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Last Light
by
Lynne Santy Tanner


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It’s that time of day
when I climb the hill
to hold the sun a moment
longer but caught instead
at my desk I get up
to stretch and see, there

in the shadows of my yard,
a doe and her yearling,
his immature antlers aglow
with the last light.
He darts into the holly
where two fawns fearlessly
nibble a burning bush.

The room shifts to dark
behind me and the doe, alert,
raises on hoof, her skin
taut over sculpting of muscles
and bronzed with attention.

Barely able to breathe, I
sidle to the window. She

gestures to stamp but halts
an inch from the ground
and becomes quicksilver.
Which of us will move?

I shift my weight only
a whisper but the hoof
drops and four white tails,
like ceremonial prayer flags,
trace arcs into the gloaming.

From Where There is No Night (Finishing Line Press, 2004).
Used with the author's permission.

 

Purchase a framed print of this poem.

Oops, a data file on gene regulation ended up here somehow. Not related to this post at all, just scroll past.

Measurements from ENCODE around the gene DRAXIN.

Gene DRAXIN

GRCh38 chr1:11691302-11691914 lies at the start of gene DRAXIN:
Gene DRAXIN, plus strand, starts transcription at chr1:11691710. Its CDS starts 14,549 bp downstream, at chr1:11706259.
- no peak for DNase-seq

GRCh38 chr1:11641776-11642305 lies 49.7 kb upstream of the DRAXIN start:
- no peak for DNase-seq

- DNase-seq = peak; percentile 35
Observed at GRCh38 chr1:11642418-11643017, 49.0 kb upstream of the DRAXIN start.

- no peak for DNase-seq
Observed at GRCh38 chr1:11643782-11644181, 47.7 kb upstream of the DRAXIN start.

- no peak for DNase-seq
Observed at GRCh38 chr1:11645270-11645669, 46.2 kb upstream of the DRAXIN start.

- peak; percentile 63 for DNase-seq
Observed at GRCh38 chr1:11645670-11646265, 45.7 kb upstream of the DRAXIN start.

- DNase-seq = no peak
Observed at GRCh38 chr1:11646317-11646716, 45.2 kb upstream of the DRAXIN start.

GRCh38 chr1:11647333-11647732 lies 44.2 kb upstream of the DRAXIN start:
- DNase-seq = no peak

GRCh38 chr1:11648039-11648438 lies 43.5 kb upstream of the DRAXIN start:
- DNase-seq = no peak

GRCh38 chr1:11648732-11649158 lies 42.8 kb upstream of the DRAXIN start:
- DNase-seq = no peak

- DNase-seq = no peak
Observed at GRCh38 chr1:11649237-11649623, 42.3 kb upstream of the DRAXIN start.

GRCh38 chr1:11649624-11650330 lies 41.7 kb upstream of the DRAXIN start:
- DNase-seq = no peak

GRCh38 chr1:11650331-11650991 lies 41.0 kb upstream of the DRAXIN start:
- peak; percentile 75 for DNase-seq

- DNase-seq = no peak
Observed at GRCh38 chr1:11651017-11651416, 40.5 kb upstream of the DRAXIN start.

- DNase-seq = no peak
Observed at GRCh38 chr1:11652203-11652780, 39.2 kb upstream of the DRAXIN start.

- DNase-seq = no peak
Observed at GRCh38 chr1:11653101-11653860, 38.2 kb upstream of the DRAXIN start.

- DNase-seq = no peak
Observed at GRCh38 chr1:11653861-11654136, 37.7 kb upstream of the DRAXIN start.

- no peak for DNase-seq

Lynne Santy Tanner was born in New York City but has lived for many years in North Carolina. A professional dancer and choreographer, she also writes and paints. A frequent artist-in-residence at the Hambidge Center in Rabun Gap, Georgia, Lynne is the author of three chapbooks and her poems have appeared in numerous publications.

 


Post New Comment:
Ginny C.:
lovely
Posted 04/19/2015 05:49 PM
Latha:
A beautiful moment captured in words!! Lovely!
Posted 04/19/2015 12:05 AM
Dorcas:
A wonderful scene to close the day or for any view.
Posted 04/18/2015 09:25 PM
transitions:
Love it, they are so gentle and lovely shoot them with a camera, only. Loved the poem.
Posted 04/18/2015 07:18 PM
Cindy:
beautiful and with a fantastic ending
Posted 04/18/2015 08:36 AM


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